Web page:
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Chicago Conference Increases United Jewish Campaign to $25,000,000

October 12, 1926
See Original Daily Bulletin From This Date

(Jewish Daily Bulletin)

American Jewry is to continue its efforts to secure the payment of the pledges made in the fifteen million dollar drive of the United Jewish Campaign during last year and to increase this sum by further campaigns to the amount of twenty-five million dollars to carry on the work of relief and reconstruction of the Joint Distribution Committee in Russia, Poland and in other countries. Prospects of a united front of American Jews on the question of constructive relief in European countries and the upbuilding activity in Palestine have come closer to realization, paying the way for the successful completion of the extension of the Jewish Agency to include American non-Zionists. Dr. Joseph A. Rosen, head of the Agrojoint, may visit Palestine on behalf of the American Jewish Joint Distribution Committee to study conditions there and report to the committee on the conditions and prospects of Palestine colonization. The non-Jewish public of the United States is to lend its support to the humanitarian effort of American Jews to aid their stricken brethren abroad through the formation of an American Christian fund for Jewish relief.


These are the four outstanding facts resulting from the national conference of the American Jewish Joint Distribution Committee and the United Jewish Campaign which closed here today following deliberations which lasted for four sessions Saturday evening and all day Sunday. The conference was held at the Standard Club under the chairmanship of Brigadier General Abel Davis, in the presence of 312 delegates and several hundred guests representing thirty-eight states of the Union.

The Chicago conference, coming after a year of intensive drive activities which have stirred up communal interest in all Jewish communities throughout the United States and extensive relief activity which brought promise and hope to many Jewish families and groups in the countries abroad, found among its delegates, consisting mainly of the chairmen, vice-chairmen and active workers in the local campaigns headed by the tried leaders of the Jewish communities in the respective regions, a determination to go on with this work. Although not as spectacular as the Philadelphia conference which gave rise to the renewed activities of the Joint Distribution Committee, the Chicago conference proved itself to be of great significance for the problems of European relief and Palestine reconstruction, which are now holding the attention of the Jewish public.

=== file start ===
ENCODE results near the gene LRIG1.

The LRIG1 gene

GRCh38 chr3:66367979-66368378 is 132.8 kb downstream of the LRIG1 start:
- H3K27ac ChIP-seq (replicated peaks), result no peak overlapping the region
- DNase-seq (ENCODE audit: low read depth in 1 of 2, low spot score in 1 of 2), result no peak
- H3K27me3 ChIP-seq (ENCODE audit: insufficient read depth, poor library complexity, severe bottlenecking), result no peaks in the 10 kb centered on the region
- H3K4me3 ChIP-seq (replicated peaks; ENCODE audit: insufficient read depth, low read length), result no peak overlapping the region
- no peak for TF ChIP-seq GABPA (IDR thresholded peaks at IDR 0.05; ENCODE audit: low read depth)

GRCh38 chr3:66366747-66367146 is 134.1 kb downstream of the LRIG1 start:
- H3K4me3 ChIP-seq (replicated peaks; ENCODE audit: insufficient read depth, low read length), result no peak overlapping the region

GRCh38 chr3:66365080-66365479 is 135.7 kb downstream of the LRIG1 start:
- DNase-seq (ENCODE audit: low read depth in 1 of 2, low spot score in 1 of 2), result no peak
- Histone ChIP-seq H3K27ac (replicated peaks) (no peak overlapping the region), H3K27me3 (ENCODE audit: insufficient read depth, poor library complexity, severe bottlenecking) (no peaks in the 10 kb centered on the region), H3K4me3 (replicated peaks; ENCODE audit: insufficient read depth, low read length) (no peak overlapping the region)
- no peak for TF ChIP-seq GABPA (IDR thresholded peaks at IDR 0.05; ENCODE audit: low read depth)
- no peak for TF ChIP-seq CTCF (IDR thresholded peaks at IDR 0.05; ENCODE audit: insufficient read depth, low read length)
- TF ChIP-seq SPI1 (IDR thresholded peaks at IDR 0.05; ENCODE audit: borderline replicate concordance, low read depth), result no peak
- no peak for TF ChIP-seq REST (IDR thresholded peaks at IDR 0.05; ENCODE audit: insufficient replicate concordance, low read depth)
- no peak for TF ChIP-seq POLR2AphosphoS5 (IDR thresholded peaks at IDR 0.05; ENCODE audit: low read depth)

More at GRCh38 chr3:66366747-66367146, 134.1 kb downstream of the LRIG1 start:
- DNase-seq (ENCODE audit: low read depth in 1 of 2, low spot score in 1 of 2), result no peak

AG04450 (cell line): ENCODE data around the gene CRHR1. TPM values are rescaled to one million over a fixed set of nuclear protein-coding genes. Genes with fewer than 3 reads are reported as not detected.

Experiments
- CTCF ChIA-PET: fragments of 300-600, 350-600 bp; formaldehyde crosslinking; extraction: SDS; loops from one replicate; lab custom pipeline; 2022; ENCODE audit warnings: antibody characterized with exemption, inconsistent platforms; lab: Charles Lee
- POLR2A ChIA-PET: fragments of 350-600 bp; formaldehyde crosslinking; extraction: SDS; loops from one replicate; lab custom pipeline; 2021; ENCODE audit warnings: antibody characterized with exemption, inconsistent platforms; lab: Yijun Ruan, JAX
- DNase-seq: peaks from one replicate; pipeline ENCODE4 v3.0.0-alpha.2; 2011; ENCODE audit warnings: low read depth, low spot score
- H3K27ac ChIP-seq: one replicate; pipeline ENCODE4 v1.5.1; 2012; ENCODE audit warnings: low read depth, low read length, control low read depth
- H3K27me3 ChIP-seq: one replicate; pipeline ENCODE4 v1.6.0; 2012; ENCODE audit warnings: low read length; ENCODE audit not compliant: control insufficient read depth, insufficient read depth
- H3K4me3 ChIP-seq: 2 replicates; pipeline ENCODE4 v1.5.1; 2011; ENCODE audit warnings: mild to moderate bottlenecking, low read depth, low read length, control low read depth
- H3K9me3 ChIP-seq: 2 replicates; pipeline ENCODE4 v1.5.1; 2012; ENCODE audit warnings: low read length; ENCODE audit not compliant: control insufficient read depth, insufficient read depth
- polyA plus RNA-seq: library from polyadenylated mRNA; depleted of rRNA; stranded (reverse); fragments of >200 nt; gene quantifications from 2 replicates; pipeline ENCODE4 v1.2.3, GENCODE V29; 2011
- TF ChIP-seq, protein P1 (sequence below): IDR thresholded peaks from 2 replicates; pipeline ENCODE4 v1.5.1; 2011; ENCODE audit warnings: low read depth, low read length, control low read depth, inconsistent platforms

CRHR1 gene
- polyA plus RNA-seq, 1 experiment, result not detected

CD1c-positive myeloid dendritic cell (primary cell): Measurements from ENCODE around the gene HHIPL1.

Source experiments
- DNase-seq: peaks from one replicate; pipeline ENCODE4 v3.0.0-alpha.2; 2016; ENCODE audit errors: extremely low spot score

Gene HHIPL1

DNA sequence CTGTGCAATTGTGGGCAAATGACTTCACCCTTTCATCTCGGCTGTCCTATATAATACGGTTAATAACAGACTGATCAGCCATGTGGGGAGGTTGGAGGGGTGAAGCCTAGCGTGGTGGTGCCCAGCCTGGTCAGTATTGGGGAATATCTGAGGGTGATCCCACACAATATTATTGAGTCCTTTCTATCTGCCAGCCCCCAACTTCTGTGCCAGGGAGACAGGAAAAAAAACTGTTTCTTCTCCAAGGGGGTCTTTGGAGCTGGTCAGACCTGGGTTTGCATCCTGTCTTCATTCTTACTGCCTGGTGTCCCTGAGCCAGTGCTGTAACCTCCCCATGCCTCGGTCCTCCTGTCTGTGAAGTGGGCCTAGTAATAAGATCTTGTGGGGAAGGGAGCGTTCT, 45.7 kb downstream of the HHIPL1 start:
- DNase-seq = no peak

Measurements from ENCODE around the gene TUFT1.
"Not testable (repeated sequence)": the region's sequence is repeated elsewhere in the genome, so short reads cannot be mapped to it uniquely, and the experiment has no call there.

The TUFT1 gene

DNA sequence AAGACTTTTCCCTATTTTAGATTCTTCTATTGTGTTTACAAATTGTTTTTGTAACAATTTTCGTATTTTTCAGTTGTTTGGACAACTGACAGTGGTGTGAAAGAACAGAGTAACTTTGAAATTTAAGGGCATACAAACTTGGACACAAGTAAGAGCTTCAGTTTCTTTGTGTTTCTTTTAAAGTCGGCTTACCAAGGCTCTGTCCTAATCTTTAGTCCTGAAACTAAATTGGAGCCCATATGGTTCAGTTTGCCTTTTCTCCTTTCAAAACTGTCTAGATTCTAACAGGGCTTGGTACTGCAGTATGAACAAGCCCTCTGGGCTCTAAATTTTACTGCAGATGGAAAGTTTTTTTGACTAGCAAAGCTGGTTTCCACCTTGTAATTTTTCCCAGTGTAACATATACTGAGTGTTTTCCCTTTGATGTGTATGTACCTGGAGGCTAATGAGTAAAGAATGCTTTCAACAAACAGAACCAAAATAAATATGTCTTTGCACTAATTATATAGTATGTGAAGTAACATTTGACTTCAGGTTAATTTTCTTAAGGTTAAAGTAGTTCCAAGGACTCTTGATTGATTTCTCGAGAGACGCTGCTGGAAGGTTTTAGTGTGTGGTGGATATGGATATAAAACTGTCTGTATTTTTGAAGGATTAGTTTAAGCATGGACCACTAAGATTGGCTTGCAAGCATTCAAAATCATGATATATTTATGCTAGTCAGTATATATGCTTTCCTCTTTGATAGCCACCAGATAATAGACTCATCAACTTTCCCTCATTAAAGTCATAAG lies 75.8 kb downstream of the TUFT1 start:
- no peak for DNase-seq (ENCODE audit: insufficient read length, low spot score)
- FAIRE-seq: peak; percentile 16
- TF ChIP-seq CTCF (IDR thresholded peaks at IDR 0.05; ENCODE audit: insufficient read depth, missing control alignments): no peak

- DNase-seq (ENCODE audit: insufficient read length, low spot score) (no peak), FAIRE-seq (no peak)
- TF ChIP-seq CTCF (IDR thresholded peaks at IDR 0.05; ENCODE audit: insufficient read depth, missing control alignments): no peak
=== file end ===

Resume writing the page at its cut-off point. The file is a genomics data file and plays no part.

The sessions were mainly devoted to the presentation of numerous authentic reports on the various activities of the Committee. Dr. Bernard A. Kahn, European director of the Joint Distribution Committee; Dr. Joseph A. Rosen, head of the Agrojomt, in charge of the farm settlement work in Russia, Jacob Billikopf, Dr. Maurice B. Hexter, Dr. Ludwig Bernstein. Mrs. Rebekah Kohut and James N. Rosenberg, who have all been on the scene of action, presented their first hand observations of the work.

The discussions which divided the Zionists and non-Zionists at the conference in Philadelphia and which gave rise to the recent Zionist-J.D.C. controversy centering around the Russian colonization work as one of the features of the J.D.C. program, did not come up during the proceedings of the Chicago conference, notwithstanding the fact that the strained relations between the two groups were the subject of uninterrupted interest in some circles of the delegates.